By Eng Obam

INTRODUCTION
Globally, it’s an interesting time in the world of digital broadcast television. On one hand, some countries in Europe, Asia and the USA have already switched over their broadcasting systems to the digital platform. On the other hand, a few countries in Africa and other parts of the developing world are in various stages of finally switching off analogue signals, thus ending long digital/analogue simulcast (simultaneous broadcasting) periods.

Meanwhile, broadcasters particularly in Africa are still cautiously contemplating the massive task of migration from analogue to digital TV broadcasting. Add to this the vast numbers ranged somewhere in between, and the result is an industry undergoing metamorphosis one gradual element at a time.

2.    IMPORTANCE OF MIGRATION TO DIGITAL TV
Analogue TV transmission platform has been in use for several years now enabling broadcasters to air their programs and viewers to watch their favourite TV programmes. Despite being popular for such a long time, the analogue platform is limited in terms of features, quality of signal reception and sound; and therefore, the need for a better technology: digital broadcasting.

The transition to digital broadcasting doesn’t have to be all pain and no gain. By being innovative, broadcasters can leverage digital technologies to deliver enhanced services that can not only help with audience share, but also lead to revenue sources.

Yet it is not only the advent of digital that has changed the broadcasting industry. For several decades, pay TV platforms such as cable and satellite have enjoyed high penetration in many countries. Moreover, new services such as Internet Protocol TV (IPTV), mobile TV and internet download have dramatically altered the way in which TV audiences view their favorite programmes. The audiences are demanding more choice and voice as to where and how and when they watch TV, inevitably preferring those platforms that provide the greatest flexibility.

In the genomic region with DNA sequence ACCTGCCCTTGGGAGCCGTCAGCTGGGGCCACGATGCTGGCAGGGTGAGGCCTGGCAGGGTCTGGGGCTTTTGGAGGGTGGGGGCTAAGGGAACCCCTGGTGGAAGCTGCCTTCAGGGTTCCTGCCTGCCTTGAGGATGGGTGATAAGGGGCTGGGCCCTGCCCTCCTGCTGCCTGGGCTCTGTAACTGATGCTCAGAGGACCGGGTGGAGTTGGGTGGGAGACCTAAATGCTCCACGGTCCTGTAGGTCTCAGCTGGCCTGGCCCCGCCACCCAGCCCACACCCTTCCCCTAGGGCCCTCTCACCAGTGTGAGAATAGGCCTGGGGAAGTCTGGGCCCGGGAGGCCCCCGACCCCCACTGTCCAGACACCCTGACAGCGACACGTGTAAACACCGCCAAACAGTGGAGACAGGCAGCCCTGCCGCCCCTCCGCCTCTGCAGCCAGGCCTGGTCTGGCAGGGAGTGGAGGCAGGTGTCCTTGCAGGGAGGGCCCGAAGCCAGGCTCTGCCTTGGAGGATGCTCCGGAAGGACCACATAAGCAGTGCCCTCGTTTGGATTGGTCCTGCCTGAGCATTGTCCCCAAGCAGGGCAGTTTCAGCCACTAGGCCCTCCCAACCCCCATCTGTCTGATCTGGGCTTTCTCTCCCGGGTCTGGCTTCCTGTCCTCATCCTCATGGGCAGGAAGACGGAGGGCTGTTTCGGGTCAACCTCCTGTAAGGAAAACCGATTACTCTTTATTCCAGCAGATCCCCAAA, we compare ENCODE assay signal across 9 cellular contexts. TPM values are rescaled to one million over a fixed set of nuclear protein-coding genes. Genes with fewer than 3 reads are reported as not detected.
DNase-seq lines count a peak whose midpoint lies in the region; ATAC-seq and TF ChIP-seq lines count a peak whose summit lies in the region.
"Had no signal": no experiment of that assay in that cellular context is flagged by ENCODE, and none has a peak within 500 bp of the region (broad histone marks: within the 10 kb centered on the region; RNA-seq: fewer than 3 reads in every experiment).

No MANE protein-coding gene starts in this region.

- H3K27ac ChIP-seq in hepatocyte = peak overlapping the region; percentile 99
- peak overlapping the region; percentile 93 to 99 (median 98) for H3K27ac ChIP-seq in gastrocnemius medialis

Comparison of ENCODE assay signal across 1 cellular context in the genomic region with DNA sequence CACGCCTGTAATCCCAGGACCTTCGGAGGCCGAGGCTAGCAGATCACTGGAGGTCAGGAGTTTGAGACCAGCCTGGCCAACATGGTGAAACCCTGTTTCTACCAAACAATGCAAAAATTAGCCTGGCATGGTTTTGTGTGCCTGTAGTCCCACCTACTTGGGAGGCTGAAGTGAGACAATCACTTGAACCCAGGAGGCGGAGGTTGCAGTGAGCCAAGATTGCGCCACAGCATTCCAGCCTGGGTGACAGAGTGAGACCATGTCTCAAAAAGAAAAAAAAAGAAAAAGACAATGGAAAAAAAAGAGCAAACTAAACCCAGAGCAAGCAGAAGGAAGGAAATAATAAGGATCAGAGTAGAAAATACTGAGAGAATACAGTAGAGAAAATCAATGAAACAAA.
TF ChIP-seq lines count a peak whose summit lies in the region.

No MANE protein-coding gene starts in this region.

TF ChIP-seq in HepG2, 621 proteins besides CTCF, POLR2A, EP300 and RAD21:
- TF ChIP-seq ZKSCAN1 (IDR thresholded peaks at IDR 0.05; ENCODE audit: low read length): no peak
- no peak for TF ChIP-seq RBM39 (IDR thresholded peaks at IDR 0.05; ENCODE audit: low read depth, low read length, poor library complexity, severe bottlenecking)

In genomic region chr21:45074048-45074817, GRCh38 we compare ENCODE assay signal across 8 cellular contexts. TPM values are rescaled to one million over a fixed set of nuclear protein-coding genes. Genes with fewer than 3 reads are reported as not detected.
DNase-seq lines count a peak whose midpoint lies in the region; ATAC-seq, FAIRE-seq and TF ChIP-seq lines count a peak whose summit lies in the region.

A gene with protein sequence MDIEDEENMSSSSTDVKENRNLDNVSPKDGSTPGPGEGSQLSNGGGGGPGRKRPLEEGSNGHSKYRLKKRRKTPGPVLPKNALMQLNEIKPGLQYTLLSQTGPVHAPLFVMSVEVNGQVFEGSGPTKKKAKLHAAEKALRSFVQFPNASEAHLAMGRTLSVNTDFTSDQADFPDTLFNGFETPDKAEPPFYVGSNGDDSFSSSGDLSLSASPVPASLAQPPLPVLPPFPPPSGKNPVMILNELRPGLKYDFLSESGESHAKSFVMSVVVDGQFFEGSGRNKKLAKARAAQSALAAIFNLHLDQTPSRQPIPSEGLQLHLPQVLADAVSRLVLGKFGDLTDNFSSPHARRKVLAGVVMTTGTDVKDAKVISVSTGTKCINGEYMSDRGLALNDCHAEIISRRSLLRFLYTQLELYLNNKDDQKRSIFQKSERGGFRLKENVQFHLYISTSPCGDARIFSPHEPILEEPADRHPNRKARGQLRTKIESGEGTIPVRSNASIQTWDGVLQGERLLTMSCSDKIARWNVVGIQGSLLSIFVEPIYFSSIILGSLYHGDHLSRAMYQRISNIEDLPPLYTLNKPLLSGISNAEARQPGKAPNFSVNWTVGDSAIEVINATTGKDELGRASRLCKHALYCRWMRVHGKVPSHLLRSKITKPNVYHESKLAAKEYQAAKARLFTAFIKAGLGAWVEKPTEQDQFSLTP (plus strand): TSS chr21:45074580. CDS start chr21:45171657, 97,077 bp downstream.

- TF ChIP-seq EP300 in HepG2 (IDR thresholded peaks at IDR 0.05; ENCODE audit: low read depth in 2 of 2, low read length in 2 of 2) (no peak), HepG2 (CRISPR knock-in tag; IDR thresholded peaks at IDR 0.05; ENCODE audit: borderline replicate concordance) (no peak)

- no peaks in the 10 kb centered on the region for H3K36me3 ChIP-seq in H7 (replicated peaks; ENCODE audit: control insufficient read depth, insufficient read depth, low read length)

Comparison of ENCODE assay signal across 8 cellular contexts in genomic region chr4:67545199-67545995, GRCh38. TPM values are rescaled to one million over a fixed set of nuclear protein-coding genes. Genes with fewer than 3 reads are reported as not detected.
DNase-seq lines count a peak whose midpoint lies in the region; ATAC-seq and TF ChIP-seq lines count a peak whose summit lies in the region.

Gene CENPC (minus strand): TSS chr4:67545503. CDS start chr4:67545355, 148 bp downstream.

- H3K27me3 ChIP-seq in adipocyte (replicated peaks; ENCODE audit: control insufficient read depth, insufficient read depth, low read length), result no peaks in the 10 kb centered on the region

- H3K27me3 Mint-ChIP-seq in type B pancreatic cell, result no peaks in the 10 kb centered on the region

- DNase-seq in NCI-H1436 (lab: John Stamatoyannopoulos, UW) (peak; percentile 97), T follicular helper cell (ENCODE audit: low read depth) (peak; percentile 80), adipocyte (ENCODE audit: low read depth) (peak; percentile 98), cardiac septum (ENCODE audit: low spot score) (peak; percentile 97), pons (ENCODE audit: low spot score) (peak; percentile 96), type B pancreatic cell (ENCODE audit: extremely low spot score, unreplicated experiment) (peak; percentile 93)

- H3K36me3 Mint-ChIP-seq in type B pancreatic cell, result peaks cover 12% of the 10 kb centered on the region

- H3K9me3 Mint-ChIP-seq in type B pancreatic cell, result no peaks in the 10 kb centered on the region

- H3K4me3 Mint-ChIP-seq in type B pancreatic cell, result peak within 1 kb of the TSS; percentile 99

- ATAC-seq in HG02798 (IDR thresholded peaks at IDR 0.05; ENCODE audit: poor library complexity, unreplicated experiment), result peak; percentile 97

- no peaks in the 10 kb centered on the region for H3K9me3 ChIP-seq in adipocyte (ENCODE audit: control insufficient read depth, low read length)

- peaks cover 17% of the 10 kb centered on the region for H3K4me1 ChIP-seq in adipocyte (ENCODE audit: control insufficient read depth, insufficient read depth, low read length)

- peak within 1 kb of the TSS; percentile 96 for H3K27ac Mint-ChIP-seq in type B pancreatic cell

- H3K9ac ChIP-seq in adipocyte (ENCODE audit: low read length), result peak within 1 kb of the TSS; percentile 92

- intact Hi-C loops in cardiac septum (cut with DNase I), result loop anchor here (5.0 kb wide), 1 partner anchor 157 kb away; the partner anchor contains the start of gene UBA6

Terrestrial free to air (FTA) TV has been the default option for years in many countries. FTAbroadcasters have often scheduled their programmes at their own convenience with their target audiences having very little say as to when their favorite programmes would be aired.  The advent of digital broadcasting has caused the ground to shift with many more nimble players coming into the market.

Therefore, confronted by stiff competition and a tough economic climate, it is perhaps little wonder that some FTA broadcasters are dragging their feet in making the transition to digital. At first glance, it might appear that not much is gained for the significant cost. However, as evidenced by several highly successful digital terrestrial TV (DTT) launches in Asia, North America and Europe, creative and strategic use of the DTT platform can lead not only to broadcasters regaining market share, but also to new revenue sources as a result of the enhanced services.

3.    INFRASTRUCTURE SHARING
Although the cost of digital transmission is significant, it can be mitigated by several factors. For example; infrastructure sharing can reduce the total capex by around 40% for two broadcasters sharing common radio frequency (RF) infrastructure, with greater savings achieved through a shared multiplex. There are opex efficiencies as well since staff costs, electricity bills and monthly maintenance costs for transmitting stations can be reduced significantly.

  VS.

Figure 1: Infrastructure sharing saves costs

In Kenya, infrastructure sharing is not common as our broadcasters more often than not tend to compete on coverage instead of content provision. But this mentality will have to change in the digital broadcasting where coverage is legislated by having designated broadcast signal distributors (infrastructure providers) and competition is on the basis of content alone; not to mention the huge cost benefits of using a common network.

In Kenya there are two (2) licensed and designated signal distributors: SIGNET, a subsidiary of the Kenya Broadcasting Corporation (KBC) and Pan African Networks Group (PANG) Limited. Both can provide services to FTA and pay TV service providers.

4.    CONTENT IS KING